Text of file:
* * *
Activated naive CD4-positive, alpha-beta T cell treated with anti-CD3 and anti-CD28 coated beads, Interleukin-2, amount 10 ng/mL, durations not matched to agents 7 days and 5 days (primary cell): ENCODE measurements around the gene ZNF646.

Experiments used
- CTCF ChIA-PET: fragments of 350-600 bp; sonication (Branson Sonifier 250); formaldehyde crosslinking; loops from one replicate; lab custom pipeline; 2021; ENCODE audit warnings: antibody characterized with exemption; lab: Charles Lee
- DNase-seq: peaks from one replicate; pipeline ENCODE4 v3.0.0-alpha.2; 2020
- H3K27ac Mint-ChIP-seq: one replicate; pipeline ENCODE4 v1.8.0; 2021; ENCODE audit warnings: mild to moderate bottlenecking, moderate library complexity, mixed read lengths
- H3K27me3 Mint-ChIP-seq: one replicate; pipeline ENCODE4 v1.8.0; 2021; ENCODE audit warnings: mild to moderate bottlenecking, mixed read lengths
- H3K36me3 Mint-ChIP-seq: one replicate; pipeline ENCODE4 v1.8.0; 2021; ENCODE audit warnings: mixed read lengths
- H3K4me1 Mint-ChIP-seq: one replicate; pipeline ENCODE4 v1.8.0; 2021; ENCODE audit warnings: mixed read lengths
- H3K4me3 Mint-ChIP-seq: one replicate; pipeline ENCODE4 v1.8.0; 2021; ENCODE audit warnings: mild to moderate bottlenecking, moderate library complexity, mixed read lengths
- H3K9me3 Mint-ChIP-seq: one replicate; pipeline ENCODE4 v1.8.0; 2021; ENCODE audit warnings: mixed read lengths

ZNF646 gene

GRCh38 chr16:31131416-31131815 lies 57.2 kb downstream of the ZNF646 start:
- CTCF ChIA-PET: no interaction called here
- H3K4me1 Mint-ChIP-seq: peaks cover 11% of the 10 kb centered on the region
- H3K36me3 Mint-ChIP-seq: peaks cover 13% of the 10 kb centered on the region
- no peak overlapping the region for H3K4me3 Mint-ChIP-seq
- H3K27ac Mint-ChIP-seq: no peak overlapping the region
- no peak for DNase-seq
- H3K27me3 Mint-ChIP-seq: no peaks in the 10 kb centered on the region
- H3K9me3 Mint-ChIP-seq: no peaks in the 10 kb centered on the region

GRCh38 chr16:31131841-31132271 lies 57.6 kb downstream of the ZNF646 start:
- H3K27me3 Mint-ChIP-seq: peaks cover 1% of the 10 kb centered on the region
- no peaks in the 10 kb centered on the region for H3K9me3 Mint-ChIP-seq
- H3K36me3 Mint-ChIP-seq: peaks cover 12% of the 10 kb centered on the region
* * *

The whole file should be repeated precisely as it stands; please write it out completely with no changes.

Activated naive CD4-positive, alpha-beta T cell treated with anti-CD3 and anti-CD28 coated beads, Interleukin-2, amount 10 ng/mL, durations not matched to agents 7 days and 5 days (primary cell): ENCODE measurements around the gene ZNF646.

Experiments used
- CTCF ChIA-PET: fragments of 350-600 bp; sonication (Branson Sonifier 250); formaldehyde crosslinking; loops from one replicate; lab custom pipeline; 2021; ENCODE audit warnings: antibody characterized with exemption; lab: Charles Lee
- DNase-seq: peaks from one replicate; pipeline ENCODE4 v3.0.0-alpha.2; 2020
- H3K27ac Mint-ChIP-seq: one replicate; pipeline ENCODE4 v1.8.0; 2021; ENCODE audit warnings: mild to moderate bottlenecking, moderate library complexity, mixed read lengths
- H3K27me3 Mint-ChIP-seq: one replicate; pipeline ENCODE4 v1.8.0; 2021; ENCODE audit warnings: mild to moderate bottlenecking, mixed read lengths
- H3K36me3 Mint-ChIP-seq: one replicate; pipeline ENCODE4 v1.8.0; 2021; ENCODE audit warnings: mixed read lengths
- H3K4me1 Mint-ChIP-seq: one replicate; pipeline ENCODE4 v1.8.0; 2021; ENCODE audit warnings: mixed read lengths
- H3K4me3 Mint-ChIP-seq: one replicate; pipeline ENCODE4 v1.8.0; 2021; ENCODE audit warnings: mild to moderate bottlenecking, moderate library complexity, mixed read lengths
- H3K9me3 Mint-ChIP-seq: one replicate; pipeline ENCODE4 v1.8.0; 2021; ENCODE audit warnings: mixed read lengths

ZNF646 gene

GRCh38 chr16:31131416-31131815 lies 57.2 kb downstream of the ZNF646 start:
- CTCF ChIA-PET: no interaction called here
- H3K4me1 Mint-ChIP-seq: peaks cover 11% of the 10 kb centered on the region
- H3K36me3 Mint-ChIP-seq: peaks cover 13% of the 10 kb centered on the region
- no peak overlapping the region for H3K4me3 Mint-ChIP-seq
- H3K27ac Mint-ChIP-seq: no peak overlapping the region
- no peak for DNase-seq
- H3K27me3 Mint-ChIP-seq: no peaks in the 10 kb centered on the region
- H3K9me3 Mint-ChIP-seq: no peaks in the 10 kb centered on the region

GRCh38 chr16:31131841-31132271 lies 57.6 kb downstream of the ZNF646 start:
- H3K27me3 Mint-ChIP-seq: peaks cover 1% of the 10 kb centered on the region
- no peaks in the 10 kb centered on the region for H3K9me3 Mint-ChIP-seq
- H3K36me3 Mint-ChIP-seq: peaks cover 12% of the 10 kb centered on the region